‘Too Many Children’? Family Planning and Humanae Vitae in Dublin, c. 1960- 1972 by Deirdre Foley

On 7 October 1960 Mrs Bridget Maguire, a street trader from Cabra, a working-class suburb of Dublin, gave birth to her twentieth child in the Rotunda maternity hospital. The birth of baby Thomas was reported in many newspapers not due to his myriad siblings, but because at the age of fifty-one, his mother was the oldest woman to give birth in the Rotunda since records began.[1]The phenomenon of high parity, or frequent pregnancy, was familiar to Irish obstetricians. The problem was so common for decades in Dublin that the term ‘dangerous multipara’ was coined by Dr Bethel Solomons, Master of the Rotunda from 1926-1933.[2]

Under section 17 of the Criminal Law Amendment Act, 1935, the import, sale and advertisement of artificial contraception was banned in Ireland. Additionally, the production, sale, and distribution of any publication advocating contraception was outlawed under section 16 of the Censorship of Publications Act, 1929. Consequently, many Irish people were without the necessary knowledge with which to plan their families. However, as the 1960s progressed, Ireland’s long-established demographic pattern of large families and late marriage began to break down slowly. While a rise in the number of marriages and births occurred from about 1963, the average family size nonetheless began to decrease for the first time, as did the age at which couples tended to marry.

The contraceptive pill arrived in Ireland in 1962, and evaded a ban by means of classification and prescription as a ‘cycle regulator’; at least 15,000 Irish women were taking it by 1966.[3]A survey of Irish obstetricians in the same year revealed that 75% were prescribing the pill ‘for social reasons’, rather than for the purpose of regulating a woman’s cycle. 1967 was the biggest year of growth for the pill in Ireland; sales increased by about 50%.[4]In July 1968, the papal encyclical Humanae Vitaere-iterated the Pope’s ban on artificial contraception. Use of the ‘safe’ or infertile period, also known as the rhythm method, was the only acceptable option for Catholics. The encyclical also stated that Catholic obstetricians should make themselves fully proficient in this method.[5]At a time when family planning had just started to develop at maternity hospitals, the encyclical complicated the situation for Catholic patients and doctors alike.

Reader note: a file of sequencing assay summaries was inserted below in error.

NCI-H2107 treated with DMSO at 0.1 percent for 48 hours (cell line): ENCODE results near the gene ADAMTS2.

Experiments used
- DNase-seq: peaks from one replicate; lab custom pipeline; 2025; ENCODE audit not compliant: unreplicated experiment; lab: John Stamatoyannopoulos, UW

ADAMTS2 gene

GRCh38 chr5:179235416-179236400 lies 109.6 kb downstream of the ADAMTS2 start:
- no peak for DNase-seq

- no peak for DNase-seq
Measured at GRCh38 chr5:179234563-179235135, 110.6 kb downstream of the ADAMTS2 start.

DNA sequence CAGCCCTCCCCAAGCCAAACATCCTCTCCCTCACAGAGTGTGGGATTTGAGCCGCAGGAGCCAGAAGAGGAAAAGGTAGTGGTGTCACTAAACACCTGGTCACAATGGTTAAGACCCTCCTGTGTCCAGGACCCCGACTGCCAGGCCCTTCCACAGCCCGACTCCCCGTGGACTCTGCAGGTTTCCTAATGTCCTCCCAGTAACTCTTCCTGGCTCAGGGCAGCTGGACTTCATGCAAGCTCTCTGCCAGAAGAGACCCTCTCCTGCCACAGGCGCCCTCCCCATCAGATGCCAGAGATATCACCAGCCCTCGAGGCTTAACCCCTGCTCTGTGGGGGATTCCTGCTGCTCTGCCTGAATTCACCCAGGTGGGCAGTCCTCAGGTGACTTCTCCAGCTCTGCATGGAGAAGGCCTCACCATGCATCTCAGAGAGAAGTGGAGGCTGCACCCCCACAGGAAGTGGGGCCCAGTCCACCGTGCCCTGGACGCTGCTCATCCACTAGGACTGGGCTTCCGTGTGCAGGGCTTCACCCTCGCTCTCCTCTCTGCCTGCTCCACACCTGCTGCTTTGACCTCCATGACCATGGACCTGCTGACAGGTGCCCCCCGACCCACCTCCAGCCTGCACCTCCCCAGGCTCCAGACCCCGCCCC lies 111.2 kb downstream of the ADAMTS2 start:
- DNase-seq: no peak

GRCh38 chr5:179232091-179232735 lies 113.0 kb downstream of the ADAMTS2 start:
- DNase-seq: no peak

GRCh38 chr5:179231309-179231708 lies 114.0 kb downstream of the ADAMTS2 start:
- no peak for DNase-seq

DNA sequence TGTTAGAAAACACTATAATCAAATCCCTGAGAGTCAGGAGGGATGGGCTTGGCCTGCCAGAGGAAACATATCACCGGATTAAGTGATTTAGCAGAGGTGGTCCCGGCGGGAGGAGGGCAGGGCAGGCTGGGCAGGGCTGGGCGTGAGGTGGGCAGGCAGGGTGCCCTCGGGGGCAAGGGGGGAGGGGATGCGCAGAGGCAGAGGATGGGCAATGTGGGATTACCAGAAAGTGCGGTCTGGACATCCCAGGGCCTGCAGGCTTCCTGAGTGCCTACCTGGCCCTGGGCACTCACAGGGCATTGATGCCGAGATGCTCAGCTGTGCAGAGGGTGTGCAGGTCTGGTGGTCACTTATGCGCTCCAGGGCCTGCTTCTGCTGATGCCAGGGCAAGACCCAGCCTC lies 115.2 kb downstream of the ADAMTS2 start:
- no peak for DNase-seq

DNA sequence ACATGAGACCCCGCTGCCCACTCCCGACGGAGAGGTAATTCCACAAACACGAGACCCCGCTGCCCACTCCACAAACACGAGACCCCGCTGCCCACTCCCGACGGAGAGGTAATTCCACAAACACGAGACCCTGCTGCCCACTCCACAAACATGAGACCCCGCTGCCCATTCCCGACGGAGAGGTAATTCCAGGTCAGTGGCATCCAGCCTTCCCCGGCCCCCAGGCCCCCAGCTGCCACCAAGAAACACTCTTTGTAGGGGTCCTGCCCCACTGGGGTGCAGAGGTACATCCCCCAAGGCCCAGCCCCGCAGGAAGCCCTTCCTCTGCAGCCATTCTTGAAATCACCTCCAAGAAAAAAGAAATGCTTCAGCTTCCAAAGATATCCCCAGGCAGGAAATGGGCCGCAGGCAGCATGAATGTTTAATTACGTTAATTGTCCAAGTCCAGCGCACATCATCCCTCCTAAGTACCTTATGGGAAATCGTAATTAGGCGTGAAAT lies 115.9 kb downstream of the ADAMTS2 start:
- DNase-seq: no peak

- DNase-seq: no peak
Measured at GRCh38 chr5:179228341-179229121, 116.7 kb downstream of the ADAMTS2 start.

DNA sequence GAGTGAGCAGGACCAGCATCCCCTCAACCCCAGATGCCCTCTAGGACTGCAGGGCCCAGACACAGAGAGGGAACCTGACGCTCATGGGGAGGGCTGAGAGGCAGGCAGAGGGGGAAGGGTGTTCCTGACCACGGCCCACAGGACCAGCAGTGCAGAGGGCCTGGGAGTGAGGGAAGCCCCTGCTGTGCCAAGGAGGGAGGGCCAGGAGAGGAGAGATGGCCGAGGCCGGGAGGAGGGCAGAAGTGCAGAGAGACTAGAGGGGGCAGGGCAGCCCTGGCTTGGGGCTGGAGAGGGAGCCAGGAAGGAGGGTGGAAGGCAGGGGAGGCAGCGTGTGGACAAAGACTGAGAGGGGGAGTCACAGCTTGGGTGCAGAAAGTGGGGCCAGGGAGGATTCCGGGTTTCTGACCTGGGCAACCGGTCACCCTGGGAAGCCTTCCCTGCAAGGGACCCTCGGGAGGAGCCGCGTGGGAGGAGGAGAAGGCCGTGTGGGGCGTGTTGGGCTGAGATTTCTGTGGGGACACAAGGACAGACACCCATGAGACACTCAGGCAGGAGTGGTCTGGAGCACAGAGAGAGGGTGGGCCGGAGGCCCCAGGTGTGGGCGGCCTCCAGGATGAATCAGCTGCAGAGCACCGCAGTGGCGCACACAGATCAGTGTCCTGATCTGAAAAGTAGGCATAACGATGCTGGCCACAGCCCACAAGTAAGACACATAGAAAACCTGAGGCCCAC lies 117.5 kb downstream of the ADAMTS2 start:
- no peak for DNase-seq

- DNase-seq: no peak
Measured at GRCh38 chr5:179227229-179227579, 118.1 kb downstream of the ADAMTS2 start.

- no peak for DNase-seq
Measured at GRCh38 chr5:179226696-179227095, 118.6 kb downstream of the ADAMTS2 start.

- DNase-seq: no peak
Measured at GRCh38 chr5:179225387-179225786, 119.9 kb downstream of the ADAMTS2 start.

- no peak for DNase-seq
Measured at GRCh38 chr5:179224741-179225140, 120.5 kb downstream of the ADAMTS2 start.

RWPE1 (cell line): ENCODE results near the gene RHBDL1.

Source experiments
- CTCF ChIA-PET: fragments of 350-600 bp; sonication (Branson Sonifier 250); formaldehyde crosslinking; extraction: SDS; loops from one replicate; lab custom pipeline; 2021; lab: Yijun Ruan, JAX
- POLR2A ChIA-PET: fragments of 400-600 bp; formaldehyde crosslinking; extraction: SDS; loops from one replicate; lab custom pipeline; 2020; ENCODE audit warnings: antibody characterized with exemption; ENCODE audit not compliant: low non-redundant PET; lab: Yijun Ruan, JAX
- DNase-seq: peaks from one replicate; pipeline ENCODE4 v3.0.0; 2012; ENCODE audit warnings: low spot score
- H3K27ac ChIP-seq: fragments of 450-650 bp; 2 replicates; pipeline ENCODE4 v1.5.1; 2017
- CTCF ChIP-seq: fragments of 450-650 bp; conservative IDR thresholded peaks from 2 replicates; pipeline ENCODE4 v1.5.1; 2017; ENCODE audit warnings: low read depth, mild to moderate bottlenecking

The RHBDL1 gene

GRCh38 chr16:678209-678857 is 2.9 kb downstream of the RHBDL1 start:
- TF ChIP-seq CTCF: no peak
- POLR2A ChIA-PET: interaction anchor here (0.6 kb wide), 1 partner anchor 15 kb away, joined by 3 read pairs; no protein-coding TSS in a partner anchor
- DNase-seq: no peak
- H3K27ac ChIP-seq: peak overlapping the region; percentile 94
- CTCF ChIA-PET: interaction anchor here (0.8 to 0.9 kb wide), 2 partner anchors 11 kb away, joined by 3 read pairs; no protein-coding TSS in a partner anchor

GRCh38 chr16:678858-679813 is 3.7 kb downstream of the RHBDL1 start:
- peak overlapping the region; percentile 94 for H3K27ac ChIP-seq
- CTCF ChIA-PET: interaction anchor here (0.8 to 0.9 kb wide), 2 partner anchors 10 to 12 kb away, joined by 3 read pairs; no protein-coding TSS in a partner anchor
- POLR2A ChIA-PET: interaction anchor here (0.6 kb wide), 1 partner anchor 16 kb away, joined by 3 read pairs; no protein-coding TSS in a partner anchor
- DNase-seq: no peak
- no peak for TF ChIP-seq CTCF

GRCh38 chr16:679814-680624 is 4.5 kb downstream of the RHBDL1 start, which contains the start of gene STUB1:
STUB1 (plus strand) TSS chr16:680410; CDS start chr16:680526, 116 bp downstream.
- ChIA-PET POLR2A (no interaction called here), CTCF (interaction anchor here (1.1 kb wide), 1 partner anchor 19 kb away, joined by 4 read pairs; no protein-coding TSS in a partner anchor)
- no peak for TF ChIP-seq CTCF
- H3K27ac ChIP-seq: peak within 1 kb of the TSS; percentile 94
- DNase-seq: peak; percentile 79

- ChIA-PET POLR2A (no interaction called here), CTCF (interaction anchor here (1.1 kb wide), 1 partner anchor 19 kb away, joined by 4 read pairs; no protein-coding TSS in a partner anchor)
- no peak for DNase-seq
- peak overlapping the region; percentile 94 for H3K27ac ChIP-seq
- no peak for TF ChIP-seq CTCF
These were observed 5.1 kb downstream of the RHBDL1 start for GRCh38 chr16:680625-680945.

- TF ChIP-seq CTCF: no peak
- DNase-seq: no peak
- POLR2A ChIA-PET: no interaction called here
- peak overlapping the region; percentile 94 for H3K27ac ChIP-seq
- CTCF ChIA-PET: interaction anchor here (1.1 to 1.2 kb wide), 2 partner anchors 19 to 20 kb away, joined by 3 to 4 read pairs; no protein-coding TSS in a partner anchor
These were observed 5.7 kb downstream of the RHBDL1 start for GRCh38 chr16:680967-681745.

Drawing on a range of medical and diocesan sources, as well as diverse material from the news media, my essay explores how family planning developed in Dublin from 1960-1972. It is demonstrated that whilst the medical and social work community, as well as their patients, began to exhibit a more liberal shift in views on the issue of artificial birth control, the Catholic hierarchy was compelled to re-promote official teaching on the subject after the publication of Humanae Vitae. Two of the three largest maternity hospitals in Dublin operated with a Catholic ethos, and the Archbishop of Dublin, John Charles McQuaid, was particularly mindful of how medics operated within these hospitals with regard to birth control. Consequently, the encyclical created new difficulties for medical professionals working in Catholic maternity hospitals who wished to develop more sophisticated programmes of family planning therein. Prescription of the contraceptive pill, which had occurred on a case-by-case basis, was no longer possible in these hospitals. Even prior to the encyclical, the issue of access to artificial birth control was viewed increasingly by many medical and social care professionals – as well as many of their patients – as a private issue of health and welfare, rather than a moral problem.

Additionally, my essay demonstrates that family planning was a class issue.As the annual reports of the maternity hospitals demonstrated repeatedly during this period, the health and welfare of working-class women – those who were least likely to access contraception – often suffered greatly as a result of multiple births. A strong, patriarchal network of authority, made up of the Irish Catholic hierarchy and an obeisant section of the medical profession, sought to re-affirm control over Catholic women’s bodies in the wake of Humanae Vitae.


Deirdre Foley, a PhD candidate in the School of History and Geography at Dublin City University, is the recipient of the 2018 WHAI Mac Curtain/Cullen essay prize.


[1]Irish Press, 8 October 1960; Irish Examiner, 8 October 1960;Irish Times, 10October 1960.

[2]L. Earner-Byrne, ‘Moral Prescription: The Irish Medical Profession, the Roman Catholic Church and the Prohibition of Birth Control in Twentieth-century Ireland’ in Catherine Cox and Maria Luddy (eds), Cultures of Care in Irish Medical History, 1750-1970 (London, 2010), p. 215.

[3]C. Hug, The Politics of Sexual Morality in Ireland(New York, 1999), p. 86.

[4]Ibid., pp. 86-87.

[5]Dublin Diocesan Archive (hereafter DDA), AB8/B/XX/2, English translation of Humanae Vitae, July 1968.

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